Career Coach: Ask
Recently at the 2011 Idaho Cineposium, Jerome Courshon, one of the presenters said, "Everything in life is a numbers game. We start out with a no. How do we get to the yes? By asking."
This triggered a memory for me. My mother often relayed the message her mother gave her: "No you have -- yes you might get."
Young children are not afraid to ask for what they want, but as we get older, the fear of asking grows.
Here are a few instances where asking has made all the difference.
Erik Kuska lived in Chicago and went to an art gallery to see some work by Disney artists and hear them speak. After the presentation, Erik approached Andreas Deja, one of Disney's "Nine New Men," and got up the nerve to ask Andreas if he would look at Erik's portfolio and give some feedback. Andreas readily consented and Erik showed some of the work he'd be doing for a local commercials production company. Andreas made a few comments and Erik then asked if he could stay in touch. Andreas became Erik's mentor via email. Erik later applied to a Disney training program and was accepted. Erik's first animation job at Disney was as an in-between artist on Hercules helping with the Hades character. Andreas also worked on Hercules as the supervising animator on the adult Hercules.
Seek the advice and counsel of others. Ask for help when facing a problem. Most successful people have teamed up with others to achieve their goals. Athletes like road racing cyclist Lance Armstrong or basketball player Michael Jordan have coaches to bring out the best in them and uncover their strengths and weaknesses. Artists and businesspeople might have a mentor. Visual effects artists and animators post their questions on forums such as 3D-Pro to ask the advice of experts.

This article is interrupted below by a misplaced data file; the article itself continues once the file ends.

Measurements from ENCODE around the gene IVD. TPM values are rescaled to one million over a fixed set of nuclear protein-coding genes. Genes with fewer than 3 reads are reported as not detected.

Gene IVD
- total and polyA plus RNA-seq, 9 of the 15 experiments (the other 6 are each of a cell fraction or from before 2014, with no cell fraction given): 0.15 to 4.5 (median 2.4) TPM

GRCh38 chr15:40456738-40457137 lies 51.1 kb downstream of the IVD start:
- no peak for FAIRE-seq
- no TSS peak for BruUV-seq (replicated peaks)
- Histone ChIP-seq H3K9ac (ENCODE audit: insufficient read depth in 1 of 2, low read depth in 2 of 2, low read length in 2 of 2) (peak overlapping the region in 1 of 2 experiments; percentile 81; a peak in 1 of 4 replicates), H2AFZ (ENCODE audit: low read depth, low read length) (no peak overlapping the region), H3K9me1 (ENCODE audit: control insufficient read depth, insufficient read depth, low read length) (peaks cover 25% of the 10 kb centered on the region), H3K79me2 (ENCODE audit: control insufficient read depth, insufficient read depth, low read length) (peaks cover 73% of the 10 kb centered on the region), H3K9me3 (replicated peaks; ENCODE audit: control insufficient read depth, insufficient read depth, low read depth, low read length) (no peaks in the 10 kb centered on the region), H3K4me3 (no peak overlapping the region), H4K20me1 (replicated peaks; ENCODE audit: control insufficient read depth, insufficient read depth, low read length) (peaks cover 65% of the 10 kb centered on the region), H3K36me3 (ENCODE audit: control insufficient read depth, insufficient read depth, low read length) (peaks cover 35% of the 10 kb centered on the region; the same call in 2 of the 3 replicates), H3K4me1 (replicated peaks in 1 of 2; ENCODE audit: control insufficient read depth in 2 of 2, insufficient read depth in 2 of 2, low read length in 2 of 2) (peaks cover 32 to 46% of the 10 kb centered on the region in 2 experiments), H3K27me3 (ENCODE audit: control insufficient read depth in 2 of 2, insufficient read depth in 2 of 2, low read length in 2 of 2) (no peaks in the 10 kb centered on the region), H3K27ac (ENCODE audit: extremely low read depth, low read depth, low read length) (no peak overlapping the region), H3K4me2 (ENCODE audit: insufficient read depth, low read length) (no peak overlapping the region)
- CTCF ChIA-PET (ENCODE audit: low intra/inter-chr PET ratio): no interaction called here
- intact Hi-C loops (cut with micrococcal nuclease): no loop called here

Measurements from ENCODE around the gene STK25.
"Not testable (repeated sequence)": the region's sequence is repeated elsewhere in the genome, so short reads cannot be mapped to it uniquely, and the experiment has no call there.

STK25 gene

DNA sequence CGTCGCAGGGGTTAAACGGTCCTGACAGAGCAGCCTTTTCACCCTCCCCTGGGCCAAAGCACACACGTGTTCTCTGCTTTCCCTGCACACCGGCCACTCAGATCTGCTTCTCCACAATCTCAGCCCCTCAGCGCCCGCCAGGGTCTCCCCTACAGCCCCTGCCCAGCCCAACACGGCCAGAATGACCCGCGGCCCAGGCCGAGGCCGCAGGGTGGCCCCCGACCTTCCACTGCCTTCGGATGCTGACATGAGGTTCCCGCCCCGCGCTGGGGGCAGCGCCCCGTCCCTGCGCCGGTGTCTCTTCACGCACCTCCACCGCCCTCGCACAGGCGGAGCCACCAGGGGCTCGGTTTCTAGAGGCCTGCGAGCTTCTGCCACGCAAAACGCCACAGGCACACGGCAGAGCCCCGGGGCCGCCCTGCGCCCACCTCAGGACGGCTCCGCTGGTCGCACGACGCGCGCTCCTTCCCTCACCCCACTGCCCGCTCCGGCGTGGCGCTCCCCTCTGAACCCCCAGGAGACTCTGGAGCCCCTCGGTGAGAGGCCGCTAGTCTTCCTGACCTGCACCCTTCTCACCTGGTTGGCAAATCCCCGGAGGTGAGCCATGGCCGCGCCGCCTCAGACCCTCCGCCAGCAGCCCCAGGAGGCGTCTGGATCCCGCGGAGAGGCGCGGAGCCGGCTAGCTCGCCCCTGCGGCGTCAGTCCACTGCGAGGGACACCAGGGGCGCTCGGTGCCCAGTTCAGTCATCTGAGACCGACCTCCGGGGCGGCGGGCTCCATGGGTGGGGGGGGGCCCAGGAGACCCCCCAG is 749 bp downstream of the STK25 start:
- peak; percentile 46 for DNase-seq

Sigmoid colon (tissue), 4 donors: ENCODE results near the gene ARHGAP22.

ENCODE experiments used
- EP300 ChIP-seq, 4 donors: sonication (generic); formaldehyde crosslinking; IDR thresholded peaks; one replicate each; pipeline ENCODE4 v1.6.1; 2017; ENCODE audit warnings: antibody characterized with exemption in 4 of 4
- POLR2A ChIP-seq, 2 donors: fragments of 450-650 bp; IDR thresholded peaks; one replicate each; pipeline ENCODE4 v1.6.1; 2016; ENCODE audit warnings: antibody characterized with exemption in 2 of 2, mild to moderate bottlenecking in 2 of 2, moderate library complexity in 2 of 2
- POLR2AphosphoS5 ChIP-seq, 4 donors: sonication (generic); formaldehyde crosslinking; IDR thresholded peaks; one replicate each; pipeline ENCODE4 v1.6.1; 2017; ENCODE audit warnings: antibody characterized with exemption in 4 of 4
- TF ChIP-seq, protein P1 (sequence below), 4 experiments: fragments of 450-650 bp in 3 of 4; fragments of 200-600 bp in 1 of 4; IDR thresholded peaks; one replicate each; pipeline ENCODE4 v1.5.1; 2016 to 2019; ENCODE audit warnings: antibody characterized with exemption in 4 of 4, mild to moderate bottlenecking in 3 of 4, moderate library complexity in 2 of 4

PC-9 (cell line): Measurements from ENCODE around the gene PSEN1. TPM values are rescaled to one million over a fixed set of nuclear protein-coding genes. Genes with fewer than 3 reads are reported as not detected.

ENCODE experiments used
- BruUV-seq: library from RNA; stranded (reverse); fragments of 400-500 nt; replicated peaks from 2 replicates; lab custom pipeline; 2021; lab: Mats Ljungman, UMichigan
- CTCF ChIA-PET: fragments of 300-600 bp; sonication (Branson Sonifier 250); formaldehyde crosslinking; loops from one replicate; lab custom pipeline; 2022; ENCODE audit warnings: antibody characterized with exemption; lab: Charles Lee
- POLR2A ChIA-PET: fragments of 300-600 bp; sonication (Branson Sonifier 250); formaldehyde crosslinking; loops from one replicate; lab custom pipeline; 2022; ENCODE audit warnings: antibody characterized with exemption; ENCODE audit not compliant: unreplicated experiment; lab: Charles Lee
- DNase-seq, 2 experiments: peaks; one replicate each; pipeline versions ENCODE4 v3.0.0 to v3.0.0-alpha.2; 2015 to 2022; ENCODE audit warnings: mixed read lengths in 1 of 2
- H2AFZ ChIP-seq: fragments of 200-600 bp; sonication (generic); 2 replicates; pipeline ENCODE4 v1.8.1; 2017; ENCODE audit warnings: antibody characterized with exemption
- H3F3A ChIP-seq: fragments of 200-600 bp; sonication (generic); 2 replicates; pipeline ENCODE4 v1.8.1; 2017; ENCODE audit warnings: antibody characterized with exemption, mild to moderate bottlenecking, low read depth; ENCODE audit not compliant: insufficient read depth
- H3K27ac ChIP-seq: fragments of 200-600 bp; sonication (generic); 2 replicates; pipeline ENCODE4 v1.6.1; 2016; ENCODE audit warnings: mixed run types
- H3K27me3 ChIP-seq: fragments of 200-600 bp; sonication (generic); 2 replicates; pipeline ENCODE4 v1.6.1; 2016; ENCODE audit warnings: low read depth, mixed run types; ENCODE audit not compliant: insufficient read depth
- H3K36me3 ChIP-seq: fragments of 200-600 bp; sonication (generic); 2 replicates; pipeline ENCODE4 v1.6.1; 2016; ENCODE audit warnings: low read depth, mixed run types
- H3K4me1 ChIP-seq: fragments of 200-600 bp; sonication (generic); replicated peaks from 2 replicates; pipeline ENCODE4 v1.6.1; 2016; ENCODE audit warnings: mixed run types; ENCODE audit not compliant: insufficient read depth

In Think and Grow Rich, Napoleon Hill attributes success to a concept he calls the Master Mind: "Coordination of knowledge and effort, in a spirit of harmony, between two or more people, for the attainment of a definite purpose." Hill uses Henry Ford, (the Bill Gates of his day) to illustrate his point that success is due in large part to the people you associate with and confide in and seek advice and counsel from. Ford's "most rapid strides became noticeable from the time he became a personal friend of Thomas A. Edison." Ford's "most outstanding achievements began from the time that he formed the acquaintances of Harvey Firestone, John Burroughs and Luther Burbank," posits Hill.
In 1546 John Heywood noted, "Two heads are better than one." Ask for help and seek out those who have the knowledge and wisdom you need to succeed.
Artists will often tell me that they want to work at Pixar. My first question is: "Have you applied?" Employers and clients can't hire you unless they know you exist. You have to knock on their door and promote your services to them. Knock--and it will be opened to you. Let yourself be known. Artists send in demo reels to companies they want to work for. Writers submit scripts or screenplays to shows they want to write for.